Global sea level rose faster in the 20th Century than in any of 27 previous
The Rutgers University-led study found that global sea levels rose by about 5.5 inches (14 centimeters) in the 20th century, but the rate has soared to a foot per century (30 centimeters) since 1993. Without global warming, global sea levels would have risen by less than half the observed increase and might even have fallen, according to the study.
To figure out past sea levels and the rate of their rise, scientists conducted a “geological detective story,” according to Rutgers’ marine scientist Ben Horton, who co-authored the paper.
Horton said the international group of scientists combined studies on salt marshes, coral atolls, and archaeological sites that considered periods spanning three millennia to figure out the sea levels at different times. They also studied the reaction of single cell organisms that are sensitive to salinity to differences in sea levels, as well as mangroves, coral, and other clues in sediment cores. Using this data, they checked rates of rise against markers such as the rise of lead with the start of the industrial age and isotopes only seen in the atomic age.
The scientists said they have calculated with greater than 95 percent certainty that at least half, or more than 5 inches, of the sea level rise they detected during the 20th century had been directly caused by global warming.
“The 20th-century rise was extraordinary in the context of the last three millennia, and the rise over the last two decades has been even faster,” said Robert Kopp, an associated professor at Rutgers’ Department of Earth and Planetary Sciences and the study’s lead author, in a statement.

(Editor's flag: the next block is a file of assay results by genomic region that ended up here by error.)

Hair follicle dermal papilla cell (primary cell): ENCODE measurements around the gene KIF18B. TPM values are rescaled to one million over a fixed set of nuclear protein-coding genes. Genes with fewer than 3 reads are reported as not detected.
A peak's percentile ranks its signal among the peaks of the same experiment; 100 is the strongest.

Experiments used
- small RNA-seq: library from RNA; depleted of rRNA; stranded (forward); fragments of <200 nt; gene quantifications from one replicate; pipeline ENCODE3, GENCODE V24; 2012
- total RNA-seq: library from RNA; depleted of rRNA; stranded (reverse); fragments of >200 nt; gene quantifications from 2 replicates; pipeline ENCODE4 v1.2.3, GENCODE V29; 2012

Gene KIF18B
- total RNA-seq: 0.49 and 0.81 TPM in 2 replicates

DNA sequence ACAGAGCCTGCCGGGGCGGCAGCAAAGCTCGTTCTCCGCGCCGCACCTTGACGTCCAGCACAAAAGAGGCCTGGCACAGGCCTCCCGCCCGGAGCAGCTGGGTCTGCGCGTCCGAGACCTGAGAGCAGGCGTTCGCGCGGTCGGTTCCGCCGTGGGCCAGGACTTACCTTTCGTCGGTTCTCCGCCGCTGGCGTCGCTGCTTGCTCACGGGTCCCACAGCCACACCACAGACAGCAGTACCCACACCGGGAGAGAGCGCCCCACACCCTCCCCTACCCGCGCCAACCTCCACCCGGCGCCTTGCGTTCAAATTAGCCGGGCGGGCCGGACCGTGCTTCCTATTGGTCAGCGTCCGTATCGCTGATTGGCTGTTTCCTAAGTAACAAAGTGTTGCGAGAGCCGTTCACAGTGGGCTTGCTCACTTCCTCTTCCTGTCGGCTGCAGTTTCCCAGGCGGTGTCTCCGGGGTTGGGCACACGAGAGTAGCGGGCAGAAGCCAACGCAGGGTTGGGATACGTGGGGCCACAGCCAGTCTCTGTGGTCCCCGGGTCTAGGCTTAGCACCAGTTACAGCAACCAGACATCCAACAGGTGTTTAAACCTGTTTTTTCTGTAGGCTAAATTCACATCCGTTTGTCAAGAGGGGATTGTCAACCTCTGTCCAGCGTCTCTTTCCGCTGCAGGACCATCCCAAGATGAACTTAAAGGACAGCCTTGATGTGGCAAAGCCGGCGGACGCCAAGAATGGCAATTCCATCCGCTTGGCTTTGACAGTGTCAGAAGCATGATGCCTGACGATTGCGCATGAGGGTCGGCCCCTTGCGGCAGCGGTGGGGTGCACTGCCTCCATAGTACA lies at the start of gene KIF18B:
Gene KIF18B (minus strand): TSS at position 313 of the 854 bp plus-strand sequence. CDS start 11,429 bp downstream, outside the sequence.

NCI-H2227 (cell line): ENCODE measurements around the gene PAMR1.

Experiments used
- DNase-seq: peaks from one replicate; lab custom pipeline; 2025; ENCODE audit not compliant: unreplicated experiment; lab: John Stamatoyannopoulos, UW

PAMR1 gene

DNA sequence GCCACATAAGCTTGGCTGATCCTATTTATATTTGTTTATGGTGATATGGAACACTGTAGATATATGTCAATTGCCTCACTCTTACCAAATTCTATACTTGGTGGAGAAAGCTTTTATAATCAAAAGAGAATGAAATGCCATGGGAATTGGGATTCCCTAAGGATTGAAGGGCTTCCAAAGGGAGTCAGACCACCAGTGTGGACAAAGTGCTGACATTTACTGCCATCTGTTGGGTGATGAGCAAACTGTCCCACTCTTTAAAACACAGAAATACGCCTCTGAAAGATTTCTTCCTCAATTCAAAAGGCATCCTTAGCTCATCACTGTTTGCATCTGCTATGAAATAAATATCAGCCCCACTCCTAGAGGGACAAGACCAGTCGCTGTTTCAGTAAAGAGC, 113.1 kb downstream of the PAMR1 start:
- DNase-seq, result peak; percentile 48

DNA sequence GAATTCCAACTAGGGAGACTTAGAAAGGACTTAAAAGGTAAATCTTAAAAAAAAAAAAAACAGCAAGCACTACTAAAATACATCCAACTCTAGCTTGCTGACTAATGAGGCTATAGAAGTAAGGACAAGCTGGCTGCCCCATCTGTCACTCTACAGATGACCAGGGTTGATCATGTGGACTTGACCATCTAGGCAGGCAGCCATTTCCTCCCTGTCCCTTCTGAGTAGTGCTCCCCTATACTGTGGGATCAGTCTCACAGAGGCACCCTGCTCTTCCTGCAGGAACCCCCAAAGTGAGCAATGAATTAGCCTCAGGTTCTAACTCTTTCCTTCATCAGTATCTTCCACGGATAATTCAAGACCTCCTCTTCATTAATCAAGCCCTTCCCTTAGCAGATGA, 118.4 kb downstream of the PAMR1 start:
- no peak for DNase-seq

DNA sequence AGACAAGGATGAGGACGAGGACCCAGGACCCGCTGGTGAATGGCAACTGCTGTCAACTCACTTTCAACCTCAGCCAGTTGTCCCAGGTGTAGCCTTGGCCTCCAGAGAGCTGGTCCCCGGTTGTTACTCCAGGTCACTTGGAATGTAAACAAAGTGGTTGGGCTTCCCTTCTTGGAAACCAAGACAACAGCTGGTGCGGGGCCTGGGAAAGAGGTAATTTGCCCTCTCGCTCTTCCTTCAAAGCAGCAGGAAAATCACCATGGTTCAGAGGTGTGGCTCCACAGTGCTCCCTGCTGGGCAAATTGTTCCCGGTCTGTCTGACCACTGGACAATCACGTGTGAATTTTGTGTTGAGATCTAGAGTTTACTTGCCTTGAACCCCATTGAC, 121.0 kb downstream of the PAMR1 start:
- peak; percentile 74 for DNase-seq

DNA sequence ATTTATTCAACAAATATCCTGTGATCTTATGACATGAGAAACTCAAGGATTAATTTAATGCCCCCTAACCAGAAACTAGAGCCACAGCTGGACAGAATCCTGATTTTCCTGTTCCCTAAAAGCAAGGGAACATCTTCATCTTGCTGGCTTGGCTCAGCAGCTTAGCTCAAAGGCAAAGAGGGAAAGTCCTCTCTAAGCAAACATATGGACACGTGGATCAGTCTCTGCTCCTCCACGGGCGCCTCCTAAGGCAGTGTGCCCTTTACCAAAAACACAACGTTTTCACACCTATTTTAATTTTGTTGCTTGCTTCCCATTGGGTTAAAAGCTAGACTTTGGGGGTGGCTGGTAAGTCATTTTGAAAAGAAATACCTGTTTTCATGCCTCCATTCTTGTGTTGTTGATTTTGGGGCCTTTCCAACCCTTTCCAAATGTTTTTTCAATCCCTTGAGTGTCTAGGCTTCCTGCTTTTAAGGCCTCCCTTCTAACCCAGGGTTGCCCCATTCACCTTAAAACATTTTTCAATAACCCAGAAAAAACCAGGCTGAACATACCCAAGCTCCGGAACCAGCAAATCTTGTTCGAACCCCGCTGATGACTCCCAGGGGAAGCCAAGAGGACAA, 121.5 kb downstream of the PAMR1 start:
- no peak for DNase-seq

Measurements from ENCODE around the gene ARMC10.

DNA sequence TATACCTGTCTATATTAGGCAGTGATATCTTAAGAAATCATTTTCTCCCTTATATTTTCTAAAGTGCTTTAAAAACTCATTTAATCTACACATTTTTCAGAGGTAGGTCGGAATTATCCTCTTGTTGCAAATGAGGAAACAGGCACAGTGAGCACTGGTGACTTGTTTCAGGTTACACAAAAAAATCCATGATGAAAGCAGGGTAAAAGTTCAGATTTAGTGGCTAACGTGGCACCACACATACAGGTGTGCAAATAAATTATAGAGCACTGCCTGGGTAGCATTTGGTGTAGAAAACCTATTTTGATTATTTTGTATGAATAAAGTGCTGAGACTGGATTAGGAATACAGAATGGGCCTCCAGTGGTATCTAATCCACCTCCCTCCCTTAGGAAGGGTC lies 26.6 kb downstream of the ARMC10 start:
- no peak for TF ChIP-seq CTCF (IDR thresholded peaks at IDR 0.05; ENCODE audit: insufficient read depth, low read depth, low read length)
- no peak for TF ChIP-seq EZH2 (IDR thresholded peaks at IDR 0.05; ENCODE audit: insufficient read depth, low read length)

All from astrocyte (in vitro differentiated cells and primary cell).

In a 2010 paper published by Southampton University, scientist estimated that the last time sea-levels had risen significantly was at the end of the last Ice Age, when water rose at a rate of 3.2 feet (1 meter) per century, interrupted by rapid “jumps” during which it rose by up to 8.2 feet (2.5 meters) per century. The findings were published in Global and Planetary Change.
The paper said that global sea levels rose by a total of more than 120 meters as the vast ice sheets of the last Ice Age melted. This melt-back lasted from about 19,000 to about 6,000 years ago, when the average rate of sea-level rise was roughly 3.2 feet (1 meter) per century.
In the new study, which limited its analysis to the three millennia up until the 1880s when the world was fully industrialized, the fastest rise in sea level was approximately 1 to 1.5 inches (3 to 4 centimeters) per century. Another interesting find was that global sea levels declined by about 3 inches (8 centimeters) from 1000 to 1400, a period when the planet cooled by about 0.4 degrees Fahrenheit (0.2 degrees Celsius).
“It is striking that we see this sea-level change associated with this slight global cooling,” Kopp said in a Rutgers’ statement. By comparison, the global average temperature today is about 1.8 degrees Fahrenheit [1 degree Celsius] higher than it was in the late 19th century.
Kopp’s study estimated that it’s very likely that global sea levels will rise by 1.7 to 4.3 feet in the 21st Century if the world continues to rely heavily upon fossil fuels. Phasing out fossil fuels could reduce levels to 0.8 to 2.0 feet, but that’s still an alarming estimate with more than one billion people living along shorelines around the world, and $11 trillion in assets sitting below the 100-year flood mark on the coasts.
Flooding ‘worst in 15 years’ forces over 160,000 flee in Latin America (VIDEOS, PHOTOS) pic.twitter.com/HeVV8O98DU— RT (@RT_com) December 27, 2015
The paper entitled Temperature-driven global sea-level variability in the Common Era was published on Monday in the Proceedings of the National Academy of Sciences.
A companion report published by Climate Central on Monday found that more than half of the 8,000 coastal floods observed at US tide gauge sites since 1950 would not have occurred if not for the global warming-induced component of sea-level rise.